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earlier today I asked this question.

So since moq creates it's own class from an interface I wasn't able to cast it to a different class.

So it got me wondering what if I created a ICustomPrincipal and tried to cast to that.

This is how my mocks look:

var MockHttpContext = new Mock<HttpContextBase>();
var MockPrincipal = new Mock<ICustomPrincipal>();

MockHttpContext.SetupGet(h => h.User).Returns(MockPrincipal.Object);

In the method I am trying to test the follow code gives the error(again):

var user = (ICustomPrincipal)httpContext.User;

The error is the following:

Unable to cast object of type 'IPrincipalProxy4081807111564298854aabfc890edcc8' 
to type 'MyProject.Web.ICustomPrincipal'.

I guess I still need some practice with interfaces and moq but shouldn't I be able to cast the class that moq created back to ICustomPrincipal? I know httpContext.User returns an IPrincipal so maybe something gets lost there?

Well if anybody can help me I would appreciate that.


As requested the full code of the method I am testing. It's still not finished but this is what I have so far:

public bool AuthorizeCore(HttpContextBase httpContext)
    if (httpContext == null)
        throw new ArgumentNullException("httpContext");

    var user = (ICustomPrincipal)httpContext.User;

    if (!user.Identity.IsAuthenticated)
        return false;

    return true;


Seems that if I use Thread.CurrentPrincipal instead of HttpContext.current.user I can cast it without a problem. Reading up on the differences between the two now.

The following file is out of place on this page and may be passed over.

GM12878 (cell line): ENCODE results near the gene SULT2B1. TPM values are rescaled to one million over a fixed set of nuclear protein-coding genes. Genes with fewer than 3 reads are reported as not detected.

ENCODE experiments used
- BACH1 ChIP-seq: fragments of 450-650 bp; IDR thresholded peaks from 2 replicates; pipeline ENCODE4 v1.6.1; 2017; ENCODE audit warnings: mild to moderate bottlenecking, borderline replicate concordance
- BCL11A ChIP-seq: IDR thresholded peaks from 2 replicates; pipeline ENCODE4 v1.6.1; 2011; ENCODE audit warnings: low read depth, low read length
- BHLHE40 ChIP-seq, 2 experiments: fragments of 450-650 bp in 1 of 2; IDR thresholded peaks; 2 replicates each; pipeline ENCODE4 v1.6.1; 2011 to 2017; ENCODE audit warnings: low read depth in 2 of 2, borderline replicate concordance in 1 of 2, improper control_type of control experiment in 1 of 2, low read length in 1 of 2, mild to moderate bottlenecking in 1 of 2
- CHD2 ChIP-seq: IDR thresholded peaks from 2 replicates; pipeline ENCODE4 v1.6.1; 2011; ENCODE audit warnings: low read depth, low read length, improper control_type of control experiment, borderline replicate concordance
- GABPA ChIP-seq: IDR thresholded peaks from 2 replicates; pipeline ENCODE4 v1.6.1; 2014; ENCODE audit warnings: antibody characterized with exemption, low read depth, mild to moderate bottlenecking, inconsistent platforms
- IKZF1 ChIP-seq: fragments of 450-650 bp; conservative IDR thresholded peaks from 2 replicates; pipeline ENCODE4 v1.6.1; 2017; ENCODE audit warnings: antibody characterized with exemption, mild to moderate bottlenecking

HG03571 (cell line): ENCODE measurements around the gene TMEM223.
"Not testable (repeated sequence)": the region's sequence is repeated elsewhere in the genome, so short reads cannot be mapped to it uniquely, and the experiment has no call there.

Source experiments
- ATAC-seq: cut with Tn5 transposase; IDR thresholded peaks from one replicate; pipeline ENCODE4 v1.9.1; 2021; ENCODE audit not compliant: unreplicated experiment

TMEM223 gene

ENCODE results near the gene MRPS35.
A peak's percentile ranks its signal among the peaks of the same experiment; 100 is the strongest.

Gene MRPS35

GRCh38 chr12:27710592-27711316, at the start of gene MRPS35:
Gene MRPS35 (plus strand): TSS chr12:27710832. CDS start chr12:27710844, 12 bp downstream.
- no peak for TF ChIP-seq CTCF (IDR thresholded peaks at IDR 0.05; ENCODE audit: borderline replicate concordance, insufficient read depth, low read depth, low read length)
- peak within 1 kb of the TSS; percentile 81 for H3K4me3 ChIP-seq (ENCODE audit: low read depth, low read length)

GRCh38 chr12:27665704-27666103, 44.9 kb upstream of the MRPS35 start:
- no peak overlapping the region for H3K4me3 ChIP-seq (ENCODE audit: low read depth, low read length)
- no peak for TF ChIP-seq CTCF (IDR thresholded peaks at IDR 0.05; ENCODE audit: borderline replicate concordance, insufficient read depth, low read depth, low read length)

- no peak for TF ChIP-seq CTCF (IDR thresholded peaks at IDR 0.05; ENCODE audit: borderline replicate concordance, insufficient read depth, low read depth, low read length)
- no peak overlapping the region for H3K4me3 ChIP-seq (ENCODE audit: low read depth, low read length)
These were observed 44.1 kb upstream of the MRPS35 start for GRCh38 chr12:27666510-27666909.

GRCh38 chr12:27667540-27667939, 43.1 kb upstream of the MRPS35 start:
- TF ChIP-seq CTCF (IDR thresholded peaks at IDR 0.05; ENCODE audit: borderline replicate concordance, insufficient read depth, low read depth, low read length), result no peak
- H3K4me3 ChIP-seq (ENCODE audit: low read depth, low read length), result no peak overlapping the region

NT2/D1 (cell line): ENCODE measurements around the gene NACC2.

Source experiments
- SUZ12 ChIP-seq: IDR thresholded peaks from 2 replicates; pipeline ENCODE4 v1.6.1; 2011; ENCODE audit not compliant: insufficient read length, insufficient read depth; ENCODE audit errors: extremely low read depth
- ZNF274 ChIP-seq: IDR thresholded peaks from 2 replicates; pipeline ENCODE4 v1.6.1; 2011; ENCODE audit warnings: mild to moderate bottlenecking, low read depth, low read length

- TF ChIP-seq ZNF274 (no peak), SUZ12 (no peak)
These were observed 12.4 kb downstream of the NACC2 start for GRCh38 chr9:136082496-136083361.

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4 Answers 4

up vote -1 down vote accepted

I think you need to be able to inject your mocks into your code...

For instance, in your class if you add the following:

public static HttpContextBase HttpContext;
public static ICustomPrincipal User;

and have the following in your code...

var user = (ICustomPrincipal)User;

and in your class under test (say it is named ClassUnderTest)

ClassUnderTest.HttpContextBase = MockHttpContext.Object;


ClassUnderTest.User = MockPrincipal.Object;

well... I think that that should fix things for you.

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Cast using .As(), see

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Giving this an +1 this would seem to be mostly the correct answer ... only a little stale. try github docs – THBBFT Nov 19 at 1:19

Your code example show that you are mocking a http context and principal objects.

However, your code example in which you are trying to get the user it is hard to determine if you are using the Mock http context or one provided by the framework?

var user = (ICustomPrincipal)httpContext.User;

Is the above line used in a method or object using dependency injection?

Are you able to show me the method / object as a whole?

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Added the code to my question. – Pickels May 5 '10 at 23:14
Can you please show me how you use this method in the context of the unit test. I am looking at how you set up the mock objects and call the method in the unit test. – Shane May 7 '10 at 10:30

I'm guessing you have some confusion in namespaces / interface names. Are you sure, you're casting to the same ICustomPrincipal, for which you create your mock?

And why is it saying "IPrincipalProxy" in the error message? Are you mocking IPrincipal interface somewhere? Then what's the relation between IPrincipal and ICustomPrincipal?

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